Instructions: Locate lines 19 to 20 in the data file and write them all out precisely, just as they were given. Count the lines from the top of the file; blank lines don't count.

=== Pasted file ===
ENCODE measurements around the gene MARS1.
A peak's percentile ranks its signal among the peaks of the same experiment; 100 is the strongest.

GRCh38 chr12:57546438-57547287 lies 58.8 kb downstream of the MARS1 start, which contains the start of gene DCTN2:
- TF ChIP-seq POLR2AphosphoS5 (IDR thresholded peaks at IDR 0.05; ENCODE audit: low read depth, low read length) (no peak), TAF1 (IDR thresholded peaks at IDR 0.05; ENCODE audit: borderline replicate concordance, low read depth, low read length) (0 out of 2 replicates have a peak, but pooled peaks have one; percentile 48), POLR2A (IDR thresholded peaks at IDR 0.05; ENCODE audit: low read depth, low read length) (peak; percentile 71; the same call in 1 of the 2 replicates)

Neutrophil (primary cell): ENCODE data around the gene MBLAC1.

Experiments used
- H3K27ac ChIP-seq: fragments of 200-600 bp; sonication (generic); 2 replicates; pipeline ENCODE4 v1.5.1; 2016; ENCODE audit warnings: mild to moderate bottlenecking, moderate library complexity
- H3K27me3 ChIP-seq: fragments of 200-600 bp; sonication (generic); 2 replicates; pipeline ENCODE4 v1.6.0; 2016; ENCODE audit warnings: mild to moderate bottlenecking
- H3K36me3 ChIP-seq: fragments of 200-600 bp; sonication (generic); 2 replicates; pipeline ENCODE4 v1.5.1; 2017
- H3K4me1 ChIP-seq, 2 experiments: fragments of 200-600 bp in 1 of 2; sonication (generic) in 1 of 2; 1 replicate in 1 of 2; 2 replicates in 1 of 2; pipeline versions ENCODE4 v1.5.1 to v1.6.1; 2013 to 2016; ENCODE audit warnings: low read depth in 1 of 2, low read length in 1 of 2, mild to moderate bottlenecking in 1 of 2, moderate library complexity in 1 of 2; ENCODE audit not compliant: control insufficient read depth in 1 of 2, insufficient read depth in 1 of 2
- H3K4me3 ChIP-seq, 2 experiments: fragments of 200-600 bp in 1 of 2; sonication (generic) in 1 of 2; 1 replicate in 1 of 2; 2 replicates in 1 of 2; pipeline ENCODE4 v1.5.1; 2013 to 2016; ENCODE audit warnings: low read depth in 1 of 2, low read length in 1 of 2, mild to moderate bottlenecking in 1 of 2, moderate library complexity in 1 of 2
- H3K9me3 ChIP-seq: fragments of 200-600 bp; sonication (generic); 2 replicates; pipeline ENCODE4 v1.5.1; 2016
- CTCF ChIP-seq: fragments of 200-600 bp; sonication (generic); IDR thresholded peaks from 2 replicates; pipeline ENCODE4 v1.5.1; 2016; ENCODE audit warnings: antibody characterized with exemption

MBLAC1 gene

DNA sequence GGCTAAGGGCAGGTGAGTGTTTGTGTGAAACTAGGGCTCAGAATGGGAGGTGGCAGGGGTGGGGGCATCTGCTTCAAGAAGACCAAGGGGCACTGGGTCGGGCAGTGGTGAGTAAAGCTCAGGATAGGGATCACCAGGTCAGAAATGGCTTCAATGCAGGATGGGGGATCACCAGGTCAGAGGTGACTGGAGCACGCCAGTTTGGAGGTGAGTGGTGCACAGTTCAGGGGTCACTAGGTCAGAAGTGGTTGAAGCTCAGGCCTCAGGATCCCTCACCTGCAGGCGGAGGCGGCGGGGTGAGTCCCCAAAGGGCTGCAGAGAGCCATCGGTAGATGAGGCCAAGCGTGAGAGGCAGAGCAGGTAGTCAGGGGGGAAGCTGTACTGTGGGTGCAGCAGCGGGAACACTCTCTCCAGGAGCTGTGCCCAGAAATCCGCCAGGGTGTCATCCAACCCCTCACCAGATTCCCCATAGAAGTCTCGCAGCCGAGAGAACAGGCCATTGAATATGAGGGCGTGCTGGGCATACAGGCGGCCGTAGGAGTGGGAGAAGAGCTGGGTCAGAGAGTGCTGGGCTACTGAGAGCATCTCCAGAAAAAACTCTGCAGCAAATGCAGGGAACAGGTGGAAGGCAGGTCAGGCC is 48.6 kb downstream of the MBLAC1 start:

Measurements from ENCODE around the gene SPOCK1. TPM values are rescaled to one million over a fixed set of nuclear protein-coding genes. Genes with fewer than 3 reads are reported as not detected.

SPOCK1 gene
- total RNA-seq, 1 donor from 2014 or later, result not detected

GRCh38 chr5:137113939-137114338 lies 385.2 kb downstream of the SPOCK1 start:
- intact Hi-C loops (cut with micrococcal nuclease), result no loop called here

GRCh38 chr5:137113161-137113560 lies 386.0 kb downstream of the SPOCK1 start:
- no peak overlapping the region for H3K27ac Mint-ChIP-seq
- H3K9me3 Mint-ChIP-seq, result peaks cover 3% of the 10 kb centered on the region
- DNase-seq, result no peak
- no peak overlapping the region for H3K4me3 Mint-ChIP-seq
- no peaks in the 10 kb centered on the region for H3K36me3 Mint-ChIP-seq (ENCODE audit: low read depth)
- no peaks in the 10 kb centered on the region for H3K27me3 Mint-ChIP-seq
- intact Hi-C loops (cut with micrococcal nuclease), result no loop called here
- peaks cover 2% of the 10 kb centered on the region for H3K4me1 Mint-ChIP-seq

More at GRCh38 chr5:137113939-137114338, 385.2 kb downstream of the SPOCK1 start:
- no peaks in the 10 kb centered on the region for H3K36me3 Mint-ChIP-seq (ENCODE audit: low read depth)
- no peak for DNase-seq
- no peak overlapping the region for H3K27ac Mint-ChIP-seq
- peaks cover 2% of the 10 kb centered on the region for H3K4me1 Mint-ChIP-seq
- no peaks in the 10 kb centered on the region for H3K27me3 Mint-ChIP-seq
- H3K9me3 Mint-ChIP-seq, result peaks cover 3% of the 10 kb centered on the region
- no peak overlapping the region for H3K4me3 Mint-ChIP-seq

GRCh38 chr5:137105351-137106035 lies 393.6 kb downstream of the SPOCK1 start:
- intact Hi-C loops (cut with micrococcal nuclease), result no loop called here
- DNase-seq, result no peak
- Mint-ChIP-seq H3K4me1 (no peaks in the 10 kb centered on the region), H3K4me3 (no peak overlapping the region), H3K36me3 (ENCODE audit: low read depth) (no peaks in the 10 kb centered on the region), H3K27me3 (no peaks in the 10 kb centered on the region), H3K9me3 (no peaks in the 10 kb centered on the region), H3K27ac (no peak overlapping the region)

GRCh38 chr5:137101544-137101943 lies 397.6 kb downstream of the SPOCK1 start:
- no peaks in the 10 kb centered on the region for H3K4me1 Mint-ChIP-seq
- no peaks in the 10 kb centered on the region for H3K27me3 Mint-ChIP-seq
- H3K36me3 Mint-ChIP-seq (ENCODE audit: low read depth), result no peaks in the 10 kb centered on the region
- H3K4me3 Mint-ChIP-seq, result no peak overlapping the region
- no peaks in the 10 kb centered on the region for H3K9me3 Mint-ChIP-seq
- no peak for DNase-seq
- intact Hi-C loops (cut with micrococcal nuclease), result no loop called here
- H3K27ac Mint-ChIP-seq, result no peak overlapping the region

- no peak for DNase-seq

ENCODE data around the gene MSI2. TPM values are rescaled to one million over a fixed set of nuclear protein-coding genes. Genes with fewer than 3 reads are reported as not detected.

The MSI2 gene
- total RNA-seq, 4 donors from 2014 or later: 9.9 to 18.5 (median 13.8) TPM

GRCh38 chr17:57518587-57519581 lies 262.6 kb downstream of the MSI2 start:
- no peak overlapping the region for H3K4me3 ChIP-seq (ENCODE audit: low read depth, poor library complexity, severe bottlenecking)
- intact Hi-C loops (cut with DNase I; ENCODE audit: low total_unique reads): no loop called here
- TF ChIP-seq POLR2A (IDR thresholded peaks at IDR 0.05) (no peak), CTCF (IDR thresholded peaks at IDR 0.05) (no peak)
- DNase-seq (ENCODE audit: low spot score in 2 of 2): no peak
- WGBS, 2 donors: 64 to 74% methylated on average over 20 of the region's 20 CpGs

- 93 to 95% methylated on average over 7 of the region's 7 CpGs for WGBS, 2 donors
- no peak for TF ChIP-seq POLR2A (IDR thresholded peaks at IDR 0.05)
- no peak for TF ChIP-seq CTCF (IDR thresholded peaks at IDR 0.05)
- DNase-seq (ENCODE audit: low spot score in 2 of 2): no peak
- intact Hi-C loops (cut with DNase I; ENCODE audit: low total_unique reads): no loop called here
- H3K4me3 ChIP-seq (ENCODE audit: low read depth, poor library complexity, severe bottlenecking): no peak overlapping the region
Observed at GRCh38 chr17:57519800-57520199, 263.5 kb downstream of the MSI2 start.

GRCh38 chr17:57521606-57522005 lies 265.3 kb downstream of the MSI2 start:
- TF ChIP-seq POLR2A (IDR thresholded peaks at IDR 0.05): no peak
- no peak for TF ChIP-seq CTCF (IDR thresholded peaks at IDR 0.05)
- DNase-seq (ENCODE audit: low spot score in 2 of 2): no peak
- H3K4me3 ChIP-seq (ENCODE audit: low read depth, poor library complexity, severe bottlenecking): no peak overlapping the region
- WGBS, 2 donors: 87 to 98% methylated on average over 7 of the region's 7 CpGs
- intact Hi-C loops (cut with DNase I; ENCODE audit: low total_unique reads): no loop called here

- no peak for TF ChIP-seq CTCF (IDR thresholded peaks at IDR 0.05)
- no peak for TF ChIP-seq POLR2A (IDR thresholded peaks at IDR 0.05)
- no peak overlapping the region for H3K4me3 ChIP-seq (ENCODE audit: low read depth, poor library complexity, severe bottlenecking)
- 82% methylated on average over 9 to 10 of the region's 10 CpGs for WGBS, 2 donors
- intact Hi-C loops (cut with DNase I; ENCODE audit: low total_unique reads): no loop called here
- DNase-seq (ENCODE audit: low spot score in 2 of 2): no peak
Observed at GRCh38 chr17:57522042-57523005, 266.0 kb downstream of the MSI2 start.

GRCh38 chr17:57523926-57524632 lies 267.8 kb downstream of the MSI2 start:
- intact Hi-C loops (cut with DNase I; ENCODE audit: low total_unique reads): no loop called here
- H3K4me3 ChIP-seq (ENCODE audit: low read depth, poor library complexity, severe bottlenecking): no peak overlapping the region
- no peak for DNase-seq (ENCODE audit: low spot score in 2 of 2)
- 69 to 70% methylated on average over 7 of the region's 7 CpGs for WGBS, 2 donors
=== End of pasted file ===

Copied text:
GRCh38 chr5:137113939-137114338 lies 385.2 kb downstream of the SPOCK1 start:
- intact Hi-C loops (cut with micrococcal nuclease), result no loop called here